Sun Yang became the first Chinese man to win Olympic swimming gold with his 400m free victory last Saturday
Sun Yang, his place in China's sporting pantheon assured after his landmark triumph in the 400m freestyle, has his sights on a second Olympic gold in the 1,500m freestyle starting on Friday.
Sun became the first Chinese man to win Olympic swimming gold with his 400m free victory over 2008 champion Park Tae-Hwan of South Korea last Saturday.
He followed up by sharing silver in the 200m free with Park behind French revelation Yannick Agnel, then earned bronze in the 4x200m free relay -- all arguably warm-ups for his main event.
Sun broke Australian Grant Hackett's iconic 1,500m freestyle world record with a time of 14min 34.14sec to win the world title in Shanghai last year -- eclipsing a 10-year-old mark that had withstood the era of high-tech bodysuits.
Coming into London, doubters questioned whether Sun would be able to repeat his success outside of China, a question he has answered in emphatic style by completing his medal collection in his first three events.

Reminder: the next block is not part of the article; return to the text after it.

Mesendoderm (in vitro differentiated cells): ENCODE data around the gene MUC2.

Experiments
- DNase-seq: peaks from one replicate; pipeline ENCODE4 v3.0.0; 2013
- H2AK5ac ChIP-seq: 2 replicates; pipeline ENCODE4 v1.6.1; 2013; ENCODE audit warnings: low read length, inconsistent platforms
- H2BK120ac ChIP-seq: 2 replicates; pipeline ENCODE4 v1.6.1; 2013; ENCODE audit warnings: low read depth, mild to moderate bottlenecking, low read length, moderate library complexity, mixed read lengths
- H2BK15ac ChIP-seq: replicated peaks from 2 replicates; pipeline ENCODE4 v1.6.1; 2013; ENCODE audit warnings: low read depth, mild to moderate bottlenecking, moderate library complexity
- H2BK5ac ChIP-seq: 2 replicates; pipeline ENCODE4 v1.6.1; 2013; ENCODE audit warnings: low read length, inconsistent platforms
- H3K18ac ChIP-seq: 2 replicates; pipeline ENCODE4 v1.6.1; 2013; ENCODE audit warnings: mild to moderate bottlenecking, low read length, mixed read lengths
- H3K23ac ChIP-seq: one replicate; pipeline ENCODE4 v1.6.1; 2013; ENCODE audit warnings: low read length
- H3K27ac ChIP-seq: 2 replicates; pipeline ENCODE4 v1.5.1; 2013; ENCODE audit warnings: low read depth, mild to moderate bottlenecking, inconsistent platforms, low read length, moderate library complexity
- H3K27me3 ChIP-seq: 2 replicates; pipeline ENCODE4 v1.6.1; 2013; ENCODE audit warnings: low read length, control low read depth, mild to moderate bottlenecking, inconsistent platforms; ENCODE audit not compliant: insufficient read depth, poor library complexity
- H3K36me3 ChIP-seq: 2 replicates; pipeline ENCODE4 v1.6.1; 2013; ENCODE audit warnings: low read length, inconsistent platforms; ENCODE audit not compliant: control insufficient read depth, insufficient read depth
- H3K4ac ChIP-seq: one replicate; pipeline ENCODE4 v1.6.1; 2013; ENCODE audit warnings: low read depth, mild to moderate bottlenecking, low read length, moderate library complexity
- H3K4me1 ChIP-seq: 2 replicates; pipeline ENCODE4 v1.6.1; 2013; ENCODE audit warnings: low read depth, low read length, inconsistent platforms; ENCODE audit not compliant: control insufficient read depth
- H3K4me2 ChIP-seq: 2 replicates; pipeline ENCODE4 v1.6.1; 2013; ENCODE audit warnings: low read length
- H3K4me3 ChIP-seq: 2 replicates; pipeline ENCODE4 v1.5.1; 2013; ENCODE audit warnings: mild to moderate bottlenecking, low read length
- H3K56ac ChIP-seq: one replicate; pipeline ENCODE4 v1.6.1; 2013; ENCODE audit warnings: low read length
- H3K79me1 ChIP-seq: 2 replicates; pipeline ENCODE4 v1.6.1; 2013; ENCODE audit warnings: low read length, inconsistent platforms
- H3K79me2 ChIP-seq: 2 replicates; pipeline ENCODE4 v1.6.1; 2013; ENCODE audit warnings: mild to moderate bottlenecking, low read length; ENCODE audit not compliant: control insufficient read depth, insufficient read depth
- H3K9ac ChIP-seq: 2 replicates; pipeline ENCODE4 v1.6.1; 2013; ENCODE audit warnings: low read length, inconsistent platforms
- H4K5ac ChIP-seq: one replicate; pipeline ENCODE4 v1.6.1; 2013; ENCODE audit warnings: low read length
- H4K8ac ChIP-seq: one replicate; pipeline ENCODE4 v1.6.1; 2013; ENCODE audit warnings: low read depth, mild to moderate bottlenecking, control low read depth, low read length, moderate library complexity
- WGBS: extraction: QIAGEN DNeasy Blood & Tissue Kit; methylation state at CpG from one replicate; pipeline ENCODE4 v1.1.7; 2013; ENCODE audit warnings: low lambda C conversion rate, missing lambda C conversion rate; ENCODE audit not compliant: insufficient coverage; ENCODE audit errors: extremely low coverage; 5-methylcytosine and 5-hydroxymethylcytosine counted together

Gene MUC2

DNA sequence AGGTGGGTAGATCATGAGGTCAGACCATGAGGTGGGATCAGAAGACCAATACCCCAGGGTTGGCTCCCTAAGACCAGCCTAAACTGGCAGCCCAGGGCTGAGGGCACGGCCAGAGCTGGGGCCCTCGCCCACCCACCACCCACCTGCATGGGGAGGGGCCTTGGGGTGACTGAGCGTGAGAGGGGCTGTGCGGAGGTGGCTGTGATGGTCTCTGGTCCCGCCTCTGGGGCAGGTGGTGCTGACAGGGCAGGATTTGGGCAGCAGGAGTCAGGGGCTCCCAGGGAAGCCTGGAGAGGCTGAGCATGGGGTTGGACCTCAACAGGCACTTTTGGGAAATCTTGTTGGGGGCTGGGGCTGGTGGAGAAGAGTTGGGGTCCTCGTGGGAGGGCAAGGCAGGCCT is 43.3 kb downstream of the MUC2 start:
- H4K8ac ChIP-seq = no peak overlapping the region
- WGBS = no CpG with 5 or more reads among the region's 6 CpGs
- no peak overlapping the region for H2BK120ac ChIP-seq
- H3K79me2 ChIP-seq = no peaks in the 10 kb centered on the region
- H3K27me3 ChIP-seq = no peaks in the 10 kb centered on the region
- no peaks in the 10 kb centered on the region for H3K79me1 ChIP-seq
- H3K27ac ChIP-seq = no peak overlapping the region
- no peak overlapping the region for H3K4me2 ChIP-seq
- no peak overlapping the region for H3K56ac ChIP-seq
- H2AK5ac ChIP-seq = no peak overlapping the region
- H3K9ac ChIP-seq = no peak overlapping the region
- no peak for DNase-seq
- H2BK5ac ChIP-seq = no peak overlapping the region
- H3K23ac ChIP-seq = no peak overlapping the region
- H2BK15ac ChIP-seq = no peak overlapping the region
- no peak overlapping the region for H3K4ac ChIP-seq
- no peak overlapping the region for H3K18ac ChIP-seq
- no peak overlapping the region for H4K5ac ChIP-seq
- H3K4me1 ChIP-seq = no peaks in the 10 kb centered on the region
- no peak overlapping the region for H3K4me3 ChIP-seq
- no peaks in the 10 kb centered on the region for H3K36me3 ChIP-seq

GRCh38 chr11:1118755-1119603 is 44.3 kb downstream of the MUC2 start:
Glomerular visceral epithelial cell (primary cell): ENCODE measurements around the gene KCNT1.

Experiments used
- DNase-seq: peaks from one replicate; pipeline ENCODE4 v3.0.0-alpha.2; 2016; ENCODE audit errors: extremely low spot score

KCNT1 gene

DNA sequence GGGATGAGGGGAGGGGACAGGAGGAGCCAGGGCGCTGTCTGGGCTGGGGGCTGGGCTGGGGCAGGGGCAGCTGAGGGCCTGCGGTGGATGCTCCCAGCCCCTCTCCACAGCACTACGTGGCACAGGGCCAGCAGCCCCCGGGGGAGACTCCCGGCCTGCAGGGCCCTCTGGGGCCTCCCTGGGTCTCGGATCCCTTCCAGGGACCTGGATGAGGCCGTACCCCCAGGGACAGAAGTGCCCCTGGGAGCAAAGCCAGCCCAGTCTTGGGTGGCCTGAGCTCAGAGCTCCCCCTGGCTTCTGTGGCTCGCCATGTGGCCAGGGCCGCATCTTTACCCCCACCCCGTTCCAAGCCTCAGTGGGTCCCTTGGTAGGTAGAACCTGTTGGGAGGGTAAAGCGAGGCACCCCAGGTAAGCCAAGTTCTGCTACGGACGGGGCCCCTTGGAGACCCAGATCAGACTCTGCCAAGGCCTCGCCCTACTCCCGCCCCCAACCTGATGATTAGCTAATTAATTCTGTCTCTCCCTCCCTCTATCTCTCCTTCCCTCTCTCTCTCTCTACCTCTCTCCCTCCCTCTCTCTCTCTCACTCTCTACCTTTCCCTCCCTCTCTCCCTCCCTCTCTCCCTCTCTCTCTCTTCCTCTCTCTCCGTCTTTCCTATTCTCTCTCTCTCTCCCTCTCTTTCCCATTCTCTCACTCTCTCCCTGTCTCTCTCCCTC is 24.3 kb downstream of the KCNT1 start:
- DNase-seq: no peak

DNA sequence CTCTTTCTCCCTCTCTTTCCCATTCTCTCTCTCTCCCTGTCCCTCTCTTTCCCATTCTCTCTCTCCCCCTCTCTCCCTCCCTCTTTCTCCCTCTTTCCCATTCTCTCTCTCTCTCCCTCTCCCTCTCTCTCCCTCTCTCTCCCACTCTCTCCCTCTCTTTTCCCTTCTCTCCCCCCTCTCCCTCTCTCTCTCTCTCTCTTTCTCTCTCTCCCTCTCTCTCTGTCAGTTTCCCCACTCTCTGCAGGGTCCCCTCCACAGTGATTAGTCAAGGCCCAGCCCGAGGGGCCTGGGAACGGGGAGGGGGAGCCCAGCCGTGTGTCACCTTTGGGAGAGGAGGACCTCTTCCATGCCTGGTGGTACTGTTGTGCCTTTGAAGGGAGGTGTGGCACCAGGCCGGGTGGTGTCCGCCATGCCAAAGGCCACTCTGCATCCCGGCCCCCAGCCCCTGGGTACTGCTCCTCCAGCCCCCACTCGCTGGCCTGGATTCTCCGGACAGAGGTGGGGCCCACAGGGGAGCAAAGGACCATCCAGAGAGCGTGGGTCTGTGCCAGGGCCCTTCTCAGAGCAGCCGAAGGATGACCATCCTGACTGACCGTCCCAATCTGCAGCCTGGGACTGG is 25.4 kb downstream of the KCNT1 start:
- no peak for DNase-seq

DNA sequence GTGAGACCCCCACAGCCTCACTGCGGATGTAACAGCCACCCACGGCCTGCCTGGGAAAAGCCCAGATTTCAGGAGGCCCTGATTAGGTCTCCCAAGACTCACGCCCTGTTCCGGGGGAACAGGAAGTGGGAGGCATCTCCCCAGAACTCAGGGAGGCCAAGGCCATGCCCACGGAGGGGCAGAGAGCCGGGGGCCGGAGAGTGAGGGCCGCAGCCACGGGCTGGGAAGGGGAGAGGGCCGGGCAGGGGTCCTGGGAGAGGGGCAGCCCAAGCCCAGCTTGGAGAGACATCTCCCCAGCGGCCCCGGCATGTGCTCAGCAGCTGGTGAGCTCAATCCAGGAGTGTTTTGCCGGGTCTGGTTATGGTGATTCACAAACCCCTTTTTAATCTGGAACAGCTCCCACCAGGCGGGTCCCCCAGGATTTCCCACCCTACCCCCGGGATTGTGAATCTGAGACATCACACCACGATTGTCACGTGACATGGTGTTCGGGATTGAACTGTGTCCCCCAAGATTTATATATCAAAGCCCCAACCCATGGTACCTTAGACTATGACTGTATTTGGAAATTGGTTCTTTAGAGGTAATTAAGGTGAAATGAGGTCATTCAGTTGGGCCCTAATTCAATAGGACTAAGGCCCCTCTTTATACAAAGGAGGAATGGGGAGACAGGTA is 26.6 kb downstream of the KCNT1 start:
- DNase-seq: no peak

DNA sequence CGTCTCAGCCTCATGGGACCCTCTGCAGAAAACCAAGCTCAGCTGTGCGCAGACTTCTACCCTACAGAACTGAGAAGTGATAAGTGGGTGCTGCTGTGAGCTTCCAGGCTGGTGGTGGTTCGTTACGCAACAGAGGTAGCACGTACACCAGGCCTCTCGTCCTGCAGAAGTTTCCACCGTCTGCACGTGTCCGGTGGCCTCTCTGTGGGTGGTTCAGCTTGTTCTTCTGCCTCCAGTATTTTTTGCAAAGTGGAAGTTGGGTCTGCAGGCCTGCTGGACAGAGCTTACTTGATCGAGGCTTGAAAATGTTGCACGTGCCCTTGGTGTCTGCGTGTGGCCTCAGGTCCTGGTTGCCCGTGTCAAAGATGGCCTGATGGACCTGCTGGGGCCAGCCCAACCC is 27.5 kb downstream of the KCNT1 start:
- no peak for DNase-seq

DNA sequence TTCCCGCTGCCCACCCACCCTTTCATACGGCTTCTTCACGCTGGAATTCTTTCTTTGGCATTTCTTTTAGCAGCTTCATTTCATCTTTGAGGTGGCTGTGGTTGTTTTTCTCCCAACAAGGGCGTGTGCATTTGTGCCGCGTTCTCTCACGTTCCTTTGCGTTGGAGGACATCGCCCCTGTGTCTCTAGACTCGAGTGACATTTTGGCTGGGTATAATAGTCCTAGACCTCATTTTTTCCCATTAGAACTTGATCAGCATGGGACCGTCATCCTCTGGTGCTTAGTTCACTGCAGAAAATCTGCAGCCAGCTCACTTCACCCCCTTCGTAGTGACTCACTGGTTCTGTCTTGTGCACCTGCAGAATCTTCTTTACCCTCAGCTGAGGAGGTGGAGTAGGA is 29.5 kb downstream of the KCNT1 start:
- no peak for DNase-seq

"I don't feel like the star of these Games," Sun said when asked, but if he achieves his aim in the 1,500m he might.
"Now I want to win more medals for my country and myself," he said.
With Sun on the rise, Tunisian Oussama Mellouli's hopes of repeating as Olympic champion seem slim four years after he became the first African man to win Olympic swimming gold.
After a forgettable 2011, Mellouli has been hindered by a nagging shoulder injury in the build-up to his fourth Games.
This year Sun tops the world rankings ahead of Park -- who would no doubt dearly love to turn the tables on his continental foe.
Also in the mix is Italian teenager Gregorio Paltrinieri -- third fastest in the world this year -- and Britons Daniel Fogg and David Davies who can expect a boost from the home crowd in the demanding event.
After the heats on Friday, the 1,500m final will one of four gold-medal races wrapping up competition in the Aquatics Centre pool on Saturday.